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Katrina Most Expensive US Disaster

Hurricane Katrina was the greatest disaster ever recorded for the United States in terms of property damage, which is estimated to be $75 billion dollars. However, it is not the deadliest U.S. hurricane on record.

Other major storms are the 1928 Okeechobee Hurricane, which killed at least 4,075 people and caused around $100 million in damage ($800 million in 2005 terms, adjusting for inflation). Hurricane Andrew caused $26 billion ($45 billion in 2005 terms) in damages (mostly in south Florida) and is the second most expensive hurricane in American history after Katrina. However, only 65 people died during Hurricane Andrew.

America's deadliest storm occurred on Friday 8 September and Saturday 9 September 1900 when a hurricane followed by rising sea levels hit Galveston Island (Texas) in the Gulf of Mexico. Estimates of the dead range from 4,000 to 8,000, but most sources accept the higher statistic of more than 8,000 casualties (6,000 on the island and 2,000 around Galveston bay). In contrast, though hurricane Katrina was a much larger storm, it resulted in only 1,422 confirmed fatalities.

The difference in casualties between the Galveston storm and Hurricane Katrina can be attributed largely to modern weather forecasting. Based on satellite data and computer models broadcast via TV and radio, combined with modern means of transportation to evacuate the area in time, most residents left before the storm arrived, and those who remained had advance notice that enabled them to make at least some preparations. Only impoverished residents without cars, and some institutional patients who could be moved only with difficulty, remained behind despite official warnings.

On August 28, the National Weather Service issued a bulletin predicting "devastating" damage, and mandatory evacuation orders were issued for large areas of the Gulf Coast. Most infrastructure along the Gulf coast was shut down in anticipation of the storm, including railways and the Waterford Nuclear Generation Station.

Hurricane Katrina was the eleventh named storm of the 2005 Atlantic hurricane season . It was the third most powerful storm of the season, and the sixth-strongest Atlantic hurricane ever recorded. The storm formed over the Bahamas on August, and crossed southern Florida at Category 1 intensity before strengthening rapidly into a Category 5 hurricane in the Gulf of Mexico, becoming, at that time, the strongest hurricane ever recorded in the Gulf. The storm diminished to an extremely large Category 3 storm on the morning of August 29 along the Central Gulf Coast of Louisiana.

The storm surge from Katrina caused catastrophic damage along the coastlines of Alabama, Louisiana and Mississippi. The wide extent of the storm caused damage many miles from the eye of the hurricane. Katrina is likely the largest hurricane of its strength to strike the United States in recorded history.

The flooding caused by the 30-foot storm surge was greatly exacerbated by the geography of the area. New Orleans, which was at or just below sea level when it was first built, is now an average of 8 feet below sea level, and continuing to sink gradually as the underlying aquifer is pumped out. Levees up to 18 feet high north and south of the city hold back the Mississippi River and Lake Pontchartrain. An intricate system of pumping stations and canals is required to keep the land dry, even after heavy rainfall.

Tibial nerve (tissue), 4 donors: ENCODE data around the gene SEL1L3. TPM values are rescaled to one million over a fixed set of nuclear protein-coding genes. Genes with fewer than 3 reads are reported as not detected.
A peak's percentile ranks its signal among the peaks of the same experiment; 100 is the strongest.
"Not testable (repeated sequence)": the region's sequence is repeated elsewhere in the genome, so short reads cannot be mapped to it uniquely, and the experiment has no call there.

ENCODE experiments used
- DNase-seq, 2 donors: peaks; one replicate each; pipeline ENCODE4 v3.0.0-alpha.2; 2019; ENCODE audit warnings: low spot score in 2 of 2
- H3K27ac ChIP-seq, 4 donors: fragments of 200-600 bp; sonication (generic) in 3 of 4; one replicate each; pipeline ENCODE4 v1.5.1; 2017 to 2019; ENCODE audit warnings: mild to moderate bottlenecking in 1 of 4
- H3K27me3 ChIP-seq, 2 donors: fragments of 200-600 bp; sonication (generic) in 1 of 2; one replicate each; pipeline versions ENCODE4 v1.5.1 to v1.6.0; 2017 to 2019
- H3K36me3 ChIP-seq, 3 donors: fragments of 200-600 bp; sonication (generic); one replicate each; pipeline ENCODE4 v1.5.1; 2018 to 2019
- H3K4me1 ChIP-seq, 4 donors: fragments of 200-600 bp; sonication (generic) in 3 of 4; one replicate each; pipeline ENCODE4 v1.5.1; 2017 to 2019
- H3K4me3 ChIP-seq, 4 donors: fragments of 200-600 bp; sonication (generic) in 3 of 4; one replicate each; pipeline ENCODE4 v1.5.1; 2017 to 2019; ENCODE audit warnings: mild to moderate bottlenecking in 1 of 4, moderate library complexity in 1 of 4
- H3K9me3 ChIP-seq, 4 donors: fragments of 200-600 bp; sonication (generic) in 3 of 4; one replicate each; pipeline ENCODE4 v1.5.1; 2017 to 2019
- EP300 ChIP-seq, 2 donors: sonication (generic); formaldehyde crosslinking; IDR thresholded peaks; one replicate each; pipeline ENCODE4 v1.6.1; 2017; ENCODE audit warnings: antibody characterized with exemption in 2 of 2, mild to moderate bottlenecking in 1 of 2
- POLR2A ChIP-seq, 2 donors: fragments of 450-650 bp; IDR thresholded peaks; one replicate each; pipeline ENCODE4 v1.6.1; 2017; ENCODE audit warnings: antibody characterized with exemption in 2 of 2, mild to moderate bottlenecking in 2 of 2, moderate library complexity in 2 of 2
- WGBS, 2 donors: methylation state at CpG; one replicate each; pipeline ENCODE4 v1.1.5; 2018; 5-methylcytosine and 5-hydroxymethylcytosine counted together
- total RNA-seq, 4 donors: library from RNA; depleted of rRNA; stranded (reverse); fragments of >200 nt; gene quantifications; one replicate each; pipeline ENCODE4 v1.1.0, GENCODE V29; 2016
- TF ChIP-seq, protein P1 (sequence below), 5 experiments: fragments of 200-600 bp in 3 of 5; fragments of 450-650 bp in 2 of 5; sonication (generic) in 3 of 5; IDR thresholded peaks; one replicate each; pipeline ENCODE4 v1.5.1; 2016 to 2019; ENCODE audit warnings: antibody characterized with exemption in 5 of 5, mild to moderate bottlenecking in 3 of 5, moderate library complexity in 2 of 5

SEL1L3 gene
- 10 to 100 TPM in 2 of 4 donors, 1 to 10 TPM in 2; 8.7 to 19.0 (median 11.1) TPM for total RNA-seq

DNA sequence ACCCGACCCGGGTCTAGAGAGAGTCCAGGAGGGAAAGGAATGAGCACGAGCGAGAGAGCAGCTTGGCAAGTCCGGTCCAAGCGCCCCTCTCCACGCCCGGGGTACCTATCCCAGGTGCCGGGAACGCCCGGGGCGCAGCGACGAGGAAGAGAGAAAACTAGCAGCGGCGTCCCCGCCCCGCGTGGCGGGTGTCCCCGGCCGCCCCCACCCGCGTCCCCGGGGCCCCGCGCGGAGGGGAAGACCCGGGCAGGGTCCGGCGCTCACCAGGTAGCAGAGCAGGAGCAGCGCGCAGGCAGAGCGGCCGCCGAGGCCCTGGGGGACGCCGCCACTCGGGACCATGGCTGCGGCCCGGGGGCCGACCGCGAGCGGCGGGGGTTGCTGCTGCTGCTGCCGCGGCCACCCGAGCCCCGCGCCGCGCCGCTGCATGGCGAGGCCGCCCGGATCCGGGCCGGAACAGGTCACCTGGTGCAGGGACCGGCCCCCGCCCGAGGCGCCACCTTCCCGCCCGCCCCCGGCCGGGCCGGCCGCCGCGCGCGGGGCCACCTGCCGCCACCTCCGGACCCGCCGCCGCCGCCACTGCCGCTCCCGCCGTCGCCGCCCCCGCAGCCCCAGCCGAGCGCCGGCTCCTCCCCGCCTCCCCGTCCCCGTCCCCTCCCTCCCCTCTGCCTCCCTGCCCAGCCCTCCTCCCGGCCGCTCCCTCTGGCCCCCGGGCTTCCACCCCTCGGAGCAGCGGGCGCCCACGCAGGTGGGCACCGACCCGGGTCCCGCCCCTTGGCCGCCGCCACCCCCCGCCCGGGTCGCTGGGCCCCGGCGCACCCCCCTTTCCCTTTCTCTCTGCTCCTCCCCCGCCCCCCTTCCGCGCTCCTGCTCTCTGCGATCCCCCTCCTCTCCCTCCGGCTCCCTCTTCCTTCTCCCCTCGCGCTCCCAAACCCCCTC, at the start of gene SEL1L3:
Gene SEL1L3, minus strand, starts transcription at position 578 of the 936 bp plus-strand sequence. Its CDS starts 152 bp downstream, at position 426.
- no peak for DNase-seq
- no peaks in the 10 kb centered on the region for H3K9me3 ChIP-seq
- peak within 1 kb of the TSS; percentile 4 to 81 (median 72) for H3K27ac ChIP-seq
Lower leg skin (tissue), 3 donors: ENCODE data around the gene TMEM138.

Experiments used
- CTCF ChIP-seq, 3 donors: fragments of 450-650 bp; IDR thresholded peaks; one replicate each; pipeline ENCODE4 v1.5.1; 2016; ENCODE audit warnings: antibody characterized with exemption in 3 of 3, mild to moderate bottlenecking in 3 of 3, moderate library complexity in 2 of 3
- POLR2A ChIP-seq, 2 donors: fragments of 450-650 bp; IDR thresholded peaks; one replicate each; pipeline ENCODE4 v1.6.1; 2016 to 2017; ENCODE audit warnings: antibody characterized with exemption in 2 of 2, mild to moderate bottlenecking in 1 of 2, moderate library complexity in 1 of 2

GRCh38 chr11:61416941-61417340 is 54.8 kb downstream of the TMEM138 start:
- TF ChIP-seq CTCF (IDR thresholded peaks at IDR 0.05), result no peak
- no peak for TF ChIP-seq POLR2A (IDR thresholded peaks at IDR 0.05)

Levees separating Lake Ponchartrain from New Orleans were breached by the surge, resulting in flooding of 80% of the city and many surrounding areas. Wind damage was reported far inland, impeding relief efforts.

The excellent pre-flood warning system was not, unfortunately, matched by equally excellent emergency relief once the storm had passed. Rescue efforts were slow and uncoordinated, and public outcry eventually forced the ouster of FEMA chief Michael Brown, an Arabian horse breeder who had been given his job as a patronage appointment rather than for any skills at handling civic emergencies.

Some scientists blame the strength and size of the hurricane on global warming, as rapid intensification of the storm occurred during its first 24 hours after entering the Gulf, due in part to the storm's movement over the warm sea surface temperature of Loop Current. This link cannot be proven without a doubt; statistically, however, hurricanes have increased in both size and numbers in recent years, and 2005 saw so many of these storms that they exceeded the prepared alphabetic name list for that year, causing meteorologists to name the last storms of the season Alpha, Beta, Gamma, Delta, Epsilon and Zeta.

Tropical Storm Zeta became the final storm of the 2005 season when it formed on December 30, six hours short of tying the record of the 1954 Hurricane Alice as the latest-forming named storm in a season. Zeta dissipated on January 6, 2006, ending the longest tropical storm season in the history of the Atlantic basin.

On March 21, 2006, New Orleans Mayor Nagin issued a press release stating that any residents wishing to rebuild their ruined homes on the flood plain would not be prevented from doing so, a statement born more out of politics than practicality.

Submitted by:

J Schipper

J Schipper is very concerned about Katrina911Global Warming Iran Bush




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